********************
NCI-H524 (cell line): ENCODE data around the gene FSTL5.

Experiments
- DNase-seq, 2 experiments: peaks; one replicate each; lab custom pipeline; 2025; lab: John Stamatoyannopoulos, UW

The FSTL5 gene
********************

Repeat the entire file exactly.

NCI-H524 (cell line): ENCODE data around the gene FSTL5.

Experiments
- DNase-seq, 2 experiments: peaks; one replicate each; lab custom pipeline; 2025; lab: John Stamatoyannopoulos, UW

The FSTL5 gene